6. Review article of multiple lines of evidence including clinical trials and observational studies. Journal of Neuroinflammation 2013: Neuroinflammation and psychiatric illness [weak to moderate evidence]

  7. Antioxidants & Redox Signaling 2013: Dietary (poly)phenolics in human health: structures, bioavailability, and evidence of protective effects against chronic diseases [strong evidence]

  8. Current Topics in Behavioral Neurosciences 2017: Evidence for inflammation-associated depression [strong evidence]

    Psychiatric Clinics of North America 2016: Bipolar disorder and inflammation [strong evidence]

    International Journal of Molecular Sciences 2017: Neuroinflammation and oxidative stress in psychosis and psychosis risk [strong evidence]

  9. A review of observational studies, animal studies, and human clinical trials: Experimental Biology and Medicine 2008: The importance of the omega-6/omega-3 fatty acid ratio in cardiovascular disease and other chronic diseases [ungraded]

  10. Psychoneuroendocrinology 2018: Omega-3 and omega-6 fatty acid levels in depressive and anxiety disorders [strong evidence]

    Journal of Clinical Psychiatry 2016: Omega-3 and omega-6 polyunsaturated fatty acids in bipolar disorder: a review of biomarker and treatment studies [strong evidence]

    Journal of the Canadian Academy of Child and Adolescent Psychiatry 2016: Omega-6 to omega-3 fatty acid ratio in patients with ADHD: a meta-analysis [strong evidence]

    Psychiatry Research 2013: Red blood cell polyunsaturated fatty acids measured in red blood cells and schizophrenia: a meta-analysis [strong evidence]

    Nutrients 2017: Relationship between long chain n-3 polyunsaturated fatty acids and autism spectrum disorder: systematic review and meta-analysis of case-control and randomized controlled trials [strong evidence]

  11. (strong evidence)Current Topics in Behavioral Neurosciences 2017: Evidence for inflammation-associated depression [strong evidence]

    Lancet Psychiatry 2015: Inflammation and immunity in schizophrenia: implications for pathophysiology and treatment [strong evidence]

  12. Insulin resistance in Americans

    JAMA Network 2015: Prevalence of and trends in diabetes among adults in the United States, 1988-2012

    Insulin resistance around the world

    Current Hypertension Reports 2018: The global epidemic of the metabolic syndrome


    Neuropharmacology 2018: Insulin resistance, an unmasked culprit in depressive disorders: promises for interventions [weak evidence]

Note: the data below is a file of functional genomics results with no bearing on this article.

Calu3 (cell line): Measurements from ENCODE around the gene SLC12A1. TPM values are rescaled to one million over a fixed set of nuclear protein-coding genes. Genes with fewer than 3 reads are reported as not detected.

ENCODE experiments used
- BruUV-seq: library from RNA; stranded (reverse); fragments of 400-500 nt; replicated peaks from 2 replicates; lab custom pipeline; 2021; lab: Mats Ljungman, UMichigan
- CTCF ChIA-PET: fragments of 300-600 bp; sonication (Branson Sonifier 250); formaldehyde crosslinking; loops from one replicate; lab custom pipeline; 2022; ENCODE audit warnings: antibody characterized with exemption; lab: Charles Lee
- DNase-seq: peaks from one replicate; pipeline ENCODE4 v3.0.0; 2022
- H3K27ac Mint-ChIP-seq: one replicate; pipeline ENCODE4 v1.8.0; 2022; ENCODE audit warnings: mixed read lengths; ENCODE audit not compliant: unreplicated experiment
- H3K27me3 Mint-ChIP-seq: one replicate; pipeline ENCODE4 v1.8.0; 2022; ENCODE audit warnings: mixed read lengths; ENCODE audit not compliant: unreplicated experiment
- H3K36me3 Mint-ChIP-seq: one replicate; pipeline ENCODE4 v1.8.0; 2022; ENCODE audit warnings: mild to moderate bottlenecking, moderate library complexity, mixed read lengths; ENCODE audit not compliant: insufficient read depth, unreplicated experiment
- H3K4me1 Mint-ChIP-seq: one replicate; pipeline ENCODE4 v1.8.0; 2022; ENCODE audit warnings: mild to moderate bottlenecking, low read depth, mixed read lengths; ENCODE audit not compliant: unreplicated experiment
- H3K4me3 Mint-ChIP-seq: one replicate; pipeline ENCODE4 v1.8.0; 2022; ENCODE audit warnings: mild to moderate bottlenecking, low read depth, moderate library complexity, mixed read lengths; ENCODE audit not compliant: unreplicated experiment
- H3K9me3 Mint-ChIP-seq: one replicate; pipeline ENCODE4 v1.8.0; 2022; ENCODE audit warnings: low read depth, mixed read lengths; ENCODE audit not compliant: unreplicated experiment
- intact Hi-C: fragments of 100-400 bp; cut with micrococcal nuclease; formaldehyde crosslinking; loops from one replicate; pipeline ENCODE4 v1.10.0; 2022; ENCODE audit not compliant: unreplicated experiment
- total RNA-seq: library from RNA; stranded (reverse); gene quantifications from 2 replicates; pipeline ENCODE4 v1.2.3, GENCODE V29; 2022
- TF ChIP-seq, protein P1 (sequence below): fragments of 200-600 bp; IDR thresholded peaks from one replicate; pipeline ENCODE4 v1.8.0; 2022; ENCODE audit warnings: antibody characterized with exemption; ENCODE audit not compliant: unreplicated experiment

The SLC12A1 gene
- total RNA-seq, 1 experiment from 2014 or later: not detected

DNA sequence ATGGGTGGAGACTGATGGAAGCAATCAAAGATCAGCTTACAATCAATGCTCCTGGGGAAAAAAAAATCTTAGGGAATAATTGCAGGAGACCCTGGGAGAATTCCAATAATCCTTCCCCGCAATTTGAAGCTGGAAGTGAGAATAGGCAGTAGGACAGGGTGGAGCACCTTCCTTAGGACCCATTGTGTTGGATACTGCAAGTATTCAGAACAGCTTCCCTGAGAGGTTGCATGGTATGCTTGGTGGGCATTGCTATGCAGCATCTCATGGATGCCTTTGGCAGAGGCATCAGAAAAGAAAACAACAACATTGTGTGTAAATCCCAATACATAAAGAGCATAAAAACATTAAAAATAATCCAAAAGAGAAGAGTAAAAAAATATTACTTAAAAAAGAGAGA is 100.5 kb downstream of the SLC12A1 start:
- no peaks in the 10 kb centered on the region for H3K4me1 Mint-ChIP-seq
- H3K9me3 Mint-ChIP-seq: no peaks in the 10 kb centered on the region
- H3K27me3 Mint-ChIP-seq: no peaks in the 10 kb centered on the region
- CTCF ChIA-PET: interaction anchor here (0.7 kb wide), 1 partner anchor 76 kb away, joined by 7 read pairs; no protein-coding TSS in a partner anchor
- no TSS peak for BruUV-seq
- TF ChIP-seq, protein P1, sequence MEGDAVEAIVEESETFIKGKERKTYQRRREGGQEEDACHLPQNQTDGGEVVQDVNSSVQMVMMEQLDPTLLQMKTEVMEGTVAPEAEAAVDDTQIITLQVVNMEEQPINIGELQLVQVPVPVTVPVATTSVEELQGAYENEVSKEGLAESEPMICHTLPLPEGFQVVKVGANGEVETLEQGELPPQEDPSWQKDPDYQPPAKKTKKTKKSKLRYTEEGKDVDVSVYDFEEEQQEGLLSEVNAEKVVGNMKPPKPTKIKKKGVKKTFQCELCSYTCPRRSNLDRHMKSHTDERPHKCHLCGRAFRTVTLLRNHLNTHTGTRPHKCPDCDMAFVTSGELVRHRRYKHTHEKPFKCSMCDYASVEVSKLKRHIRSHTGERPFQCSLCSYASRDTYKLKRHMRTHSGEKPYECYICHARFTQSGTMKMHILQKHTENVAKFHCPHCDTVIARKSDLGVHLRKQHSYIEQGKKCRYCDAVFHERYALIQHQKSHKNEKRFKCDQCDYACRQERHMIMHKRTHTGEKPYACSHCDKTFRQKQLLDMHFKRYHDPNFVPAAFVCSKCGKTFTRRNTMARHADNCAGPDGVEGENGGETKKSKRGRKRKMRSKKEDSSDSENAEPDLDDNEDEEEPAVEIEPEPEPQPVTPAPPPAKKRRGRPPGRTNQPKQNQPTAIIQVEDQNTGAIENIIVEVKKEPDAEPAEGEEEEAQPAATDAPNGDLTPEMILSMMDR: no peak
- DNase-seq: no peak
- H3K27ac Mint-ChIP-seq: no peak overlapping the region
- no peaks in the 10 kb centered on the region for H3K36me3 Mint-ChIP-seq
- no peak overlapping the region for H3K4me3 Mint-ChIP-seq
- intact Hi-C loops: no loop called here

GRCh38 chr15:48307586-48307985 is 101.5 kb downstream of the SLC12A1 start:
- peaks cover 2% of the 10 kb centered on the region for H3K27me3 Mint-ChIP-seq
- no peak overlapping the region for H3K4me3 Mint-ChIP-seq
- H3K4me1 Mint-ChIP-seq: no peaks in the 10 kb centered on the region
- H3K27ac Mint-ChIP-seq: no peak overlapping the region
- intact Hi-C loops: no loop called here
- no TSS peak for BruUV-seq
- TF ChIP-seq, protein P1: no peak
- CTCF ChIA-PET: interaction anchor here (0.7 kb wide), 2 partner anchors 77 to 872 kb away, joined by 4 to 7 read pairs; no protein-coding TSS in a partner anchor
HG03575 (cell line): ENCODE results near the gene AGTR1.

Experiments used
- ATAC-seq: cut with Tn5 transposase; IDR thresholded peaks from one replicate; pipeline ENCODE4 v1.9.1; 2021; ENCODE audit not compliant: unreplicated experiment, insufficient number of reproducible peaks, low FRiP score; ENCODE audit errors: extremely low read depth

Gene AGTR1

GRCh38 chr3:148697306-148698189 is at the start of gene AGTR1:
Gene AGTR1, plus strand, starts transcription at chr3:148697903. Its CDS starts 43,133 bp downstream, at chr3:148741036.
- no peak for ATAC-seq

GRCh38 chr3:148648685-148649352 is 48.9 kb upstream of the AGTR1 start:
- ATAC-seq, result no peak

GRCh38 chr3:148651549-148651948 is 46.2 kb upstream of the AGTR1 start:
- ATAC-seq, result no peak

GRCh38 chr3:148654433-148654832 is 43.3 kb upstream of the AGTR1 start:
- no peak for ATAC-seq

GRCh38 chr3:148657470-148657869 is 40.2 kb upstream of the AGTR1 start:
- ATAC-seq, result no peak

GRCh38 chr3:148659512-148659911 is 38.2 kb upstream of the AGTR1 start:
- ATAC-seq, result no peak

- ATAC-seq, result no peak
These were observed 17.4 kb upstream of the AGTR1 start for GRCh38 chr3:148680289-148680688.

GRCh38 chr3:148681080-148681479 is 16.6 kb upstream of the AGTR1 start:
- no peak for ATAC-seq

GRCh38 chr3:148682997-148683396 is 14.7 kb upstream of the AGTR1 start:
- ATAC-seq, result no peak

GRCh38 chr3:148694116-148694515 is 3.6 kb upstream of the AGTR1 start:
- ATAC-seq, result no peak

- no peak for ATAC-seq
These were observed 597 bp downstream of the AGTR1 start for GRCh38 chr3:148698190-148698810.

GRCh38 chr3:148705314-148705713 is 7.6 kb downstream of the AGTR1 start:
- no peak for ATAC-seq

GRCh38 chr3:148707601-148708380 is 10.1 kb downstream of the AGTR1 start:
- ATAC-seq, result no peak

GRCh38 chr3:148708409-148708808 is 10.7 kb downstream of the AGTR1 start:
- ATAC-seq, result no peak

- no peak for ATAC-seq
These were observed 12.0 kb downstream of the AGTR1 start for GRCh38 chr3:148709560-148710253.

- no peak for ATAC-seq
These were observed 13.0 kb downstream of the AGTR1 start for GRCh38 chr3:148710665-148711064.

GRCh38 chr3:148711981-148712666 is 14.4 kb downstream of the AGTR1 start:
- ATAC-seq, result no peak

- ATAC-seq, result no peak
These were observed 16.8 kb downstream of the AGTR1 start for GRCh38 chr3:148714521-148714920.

JAMA Psychiatry 2017: Impaired glucose homeostasis in first-episode schizophrenia: a systematic review and meta-analysis [strong evidence]

    Alzheimer’s disease

    Journal of Diabetes Science and Technology 2008: Alzheimer’s disease is type 3 diabetes: evidence reviewed [strong evidence]

  13. Journal of Neuroscience Research 2017: Cerebral hypoperfusion and glucose hypometabolism: key pathophysiological modulators promote neurodegeneration, cognitive impairment, and Alzheimer’s disease [discusses mechanism; ungraded]

  14. Neuroscience and Biobehavioral Reviews 2018: Ketogenic diet as a metabolic therapy for mood disorders: evidence and developments [reviews multiple lines of evidence; ungraded]

    Frontiers in Psychiatry 2017: The current status of the ketogenic diet in psychiatry [Narrative review of mechanisms, animal studies and case reports; ungraded]

  15. American Journal of Clinical Nutrition 2009: Food insulin index: physiologic basis for predicting insulin demand evoked by composite meals

  16. Cochrane Database Systematic Review 2016: Ketogenic diet and other dietary treatments for epilepsy [strong evidence]

  17. U.S. Institute of Medicine of the National Academies 2005: Dietary reference intakes for energy, carbohydrate, fiber, fat, fatty acids, cholesterol, protein, and amino acids 2005

  18. U.S. Institute of Medicine of the National Academies 2005: Dietary reference intakes for energy, carbohydrate, fiber, fat, fatty acids, cholesterol, protein, and amino acids 2005

  19. Molecular Cellular Biochemistry 2007: Beneficial effects of ketogenic diet in obese diabetic subjects [year-long, non-randomized clinical trial, weak evidence]

    European Journal of Clinical Nutrition 2013: Beyond weight loss: a review of the therapeutic uses of very-low-carbohydrate (ketogenic) diets [narrative literature review; ungraded]

  20. Neurochemistry International 2017: Brain energy metabolism spurns fatty acids as fuel due to their inherent mitotoxicity and potential capacity to unleash neurodegeneration [reviews of mechanisms; ungraded]

  21. Journal of Lipid Research 2014: Ketogenic diets, mitochondria, and neurological diseases [discusses mechanism, ungraded]

  22. Journal of Neurochemistry 2015: Effects of ketone bodies in Alzheimer’s disease in relation to neural hypometabolism, ß-amyloid toxicity, and astrocyte function [discusses mechanism, ungraded]

  23. Frontiers in Molecular Neuroscience 2016: Can ketones help rescue brain fuel supply in later life? Implications for cognitive health during aging and the treatment of Alzheimer’s disease [reviews of mechanisms; ungraded]

  24. Annals of the New York Academy of Sciences 2016: Can ketones compensate for deteriorating brain glucose uptake during aging? Implications for the risk and treatment of Alzheimer’s disease [multiple controlled human clinical trials; moderate evidence]